In terms of the second hypothesis, there were originally some sex-specific findings: peer problems predicted change in vmPFC GMV for females only, and age 14 amygdala volume predicted change in peer problems for males only. However, these effects were not statistically significant when other predictors and covariates were entered into the model. Instead, there were unexpected findings which were found from the bidirectional investigation of relationships inherent to latent change score models. Emotional symptoms at age 14 years predicted change in vmPFC GMV for females, which was driven by the addition of negative life events before and after 14 years into the model, which also both predicted changes in vmPFC GMV. However, the effect of emotional symptoms on changes in vmPFC GMV was not found to be statistically significant when mood or anxiety disorders were controlled for. This may have been because the range of emotional symptoms were restricted; those with a mood or anxiety disorder had higher levels of emotional symptoms, which attenuated the association between emotional symptoms and change in vmPFC GMV. Together, this shows that both the presence of subjective negative life events and emotional distress in early adolescence affect the developmental trajectory of the vmPFC, which appears to trump the impact of peer problems. Associations between early life stress and regional prefrontal volume, including the vmPFC, have been found previously, with some studies suggesting that brain volume mediates the relationship between early life stress and emotional distress (Gorka et al., 2014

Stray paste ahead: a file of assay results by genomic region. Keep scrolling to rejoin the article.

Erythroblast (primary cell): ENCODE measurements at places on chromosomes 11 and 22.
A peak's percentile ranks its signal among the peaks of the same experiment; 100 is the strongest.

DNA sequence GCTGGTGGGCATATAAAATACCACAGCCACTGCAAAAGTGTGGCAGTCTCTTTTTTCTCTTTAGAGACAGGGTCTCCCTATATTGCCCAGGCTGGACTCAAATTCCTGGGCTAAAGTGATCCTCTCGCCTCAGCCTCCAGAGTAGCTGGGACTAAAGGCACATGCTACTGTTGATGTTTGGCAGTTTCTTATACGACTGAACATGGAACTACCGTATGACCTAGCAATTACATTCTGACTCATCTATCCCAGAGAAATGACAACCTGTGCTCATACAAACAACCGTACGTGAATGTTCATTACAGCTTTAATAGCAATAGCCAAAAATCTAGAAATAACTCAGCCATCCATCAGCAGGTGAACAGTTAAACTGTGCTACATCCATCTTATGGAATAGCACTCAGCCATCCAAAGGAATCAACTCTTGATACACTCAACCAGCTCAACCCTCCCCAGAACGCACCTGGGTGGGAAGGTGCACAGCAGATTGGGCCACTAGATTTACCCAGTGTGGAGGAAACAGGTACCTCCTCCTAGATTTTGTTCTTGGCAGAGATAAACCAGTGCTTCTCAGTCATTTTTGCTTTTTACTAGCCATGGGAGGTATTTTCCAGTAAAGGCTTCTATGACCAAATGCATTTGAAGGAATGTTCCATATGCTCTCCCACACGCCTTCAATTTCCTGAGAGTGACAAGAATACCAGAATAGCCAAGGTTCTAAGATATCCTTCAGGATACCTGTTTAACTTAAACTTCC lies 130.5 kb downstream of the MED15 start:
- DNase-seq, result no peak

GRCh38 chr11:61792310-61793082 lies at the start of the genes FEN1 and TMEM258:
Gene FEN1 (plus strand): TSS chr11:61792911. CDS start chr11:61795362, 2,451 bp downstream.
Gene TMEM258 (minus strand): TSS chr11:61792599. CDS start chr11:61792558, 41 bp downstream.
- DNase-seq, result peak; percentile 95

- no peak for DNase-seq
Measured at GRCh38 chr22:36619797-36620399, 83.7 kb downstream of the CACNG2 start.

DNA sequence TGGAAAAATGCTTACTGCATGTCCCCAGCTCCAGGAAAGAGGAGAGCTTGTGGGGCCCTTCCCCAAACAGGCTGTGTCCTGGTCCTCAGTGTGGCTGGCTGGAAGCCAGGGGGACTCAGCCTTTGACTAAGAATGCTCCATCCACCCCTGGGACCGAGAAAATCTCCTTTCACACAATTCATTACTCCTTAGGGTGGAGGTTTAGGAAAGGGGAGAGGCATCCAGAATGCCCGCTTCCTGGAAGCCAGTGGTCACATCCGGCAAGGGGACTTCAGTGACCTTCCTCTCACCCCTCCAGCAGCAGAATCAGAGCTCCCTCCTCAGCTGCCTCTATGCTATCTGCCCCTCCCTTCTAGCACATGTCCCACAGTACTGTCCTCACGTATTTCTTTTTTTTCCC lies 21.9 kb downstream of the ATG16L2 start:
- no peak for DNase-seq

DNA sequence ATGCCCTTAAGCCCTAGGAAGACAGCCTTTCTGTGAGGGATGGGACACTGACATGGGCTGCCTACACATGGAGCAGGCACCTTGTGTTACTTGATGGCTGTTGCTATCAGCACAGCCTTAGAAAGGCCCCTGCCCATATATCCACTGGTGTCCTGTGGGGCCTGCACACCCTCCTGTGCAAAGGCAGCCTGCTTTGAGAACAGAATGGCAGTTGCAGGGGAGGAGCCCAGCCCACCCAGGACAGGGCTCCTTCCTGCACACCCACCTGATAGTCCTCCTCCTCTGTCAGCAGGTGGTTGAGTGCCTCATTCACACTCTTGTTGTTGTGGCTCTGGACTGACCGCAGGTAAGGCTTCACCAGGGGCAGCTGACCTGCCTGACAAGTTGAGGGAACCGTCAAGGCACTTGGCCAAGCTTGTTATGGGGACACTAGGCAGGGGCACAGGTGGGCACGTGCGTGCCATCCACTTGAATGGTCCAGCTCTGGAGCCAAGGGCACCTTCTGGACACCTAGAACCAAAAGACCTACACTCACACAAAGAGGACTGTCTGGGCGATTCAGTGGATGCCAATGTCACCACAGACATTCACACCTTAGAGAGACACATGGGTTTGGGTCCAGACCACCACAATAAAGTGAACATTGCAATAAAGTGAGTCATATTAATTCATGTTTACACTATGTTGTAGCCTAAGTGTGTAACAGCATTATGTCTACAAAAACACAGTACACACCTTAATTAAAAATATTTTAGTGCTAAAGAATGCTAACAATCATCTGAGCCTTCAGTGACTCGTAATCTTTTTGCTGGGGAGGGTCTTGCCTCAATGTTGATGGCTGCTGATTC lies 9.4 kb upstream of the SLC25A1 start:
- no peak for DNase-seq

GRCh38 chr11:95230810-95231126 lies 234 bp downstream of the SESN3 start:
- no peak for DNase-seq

; Hanson et al., 2010
). Indeed, there is evidence to suggest that sex differences in the role of stress on the developing brain may be due to the interaction between sex-specific hormones and stress hormones, particularly in the PFC due to its protracted development into adolescence and adulthood (Shaw et al., 2020
). This study shows that targeting the experience of negative life events and emotional distress may be necessary to buffer against the deleterious impact on vmPFC structural development in females.
For the third hypothesis, amygdala and vmPFC GMV did not mediate the association between peer problems and emotional symptoms; prior discussed results did not warrant mediation analyses. Instead, in the covariate-corrected multivariate model, there was correlated change between peer problems, emotional symptoms and vmPFC GMV for males. As with the previous finding of correlated change between peer problems and emotional symptoms, this was significant after accounting for baseline levels, changes within-variable, and changes between variables. Results from the univariate analysis in the current study found that males had a greater variance in change in vmPFC GMV compared to females during this age range. GMV in frontal regions have also been found to peak later and increase less rapidly in males compared to females, and male brain structure has been found to change more during childhood and early adolescence compared to females (Kaczkurkin et al., 2019
; Lenroot et al., 2007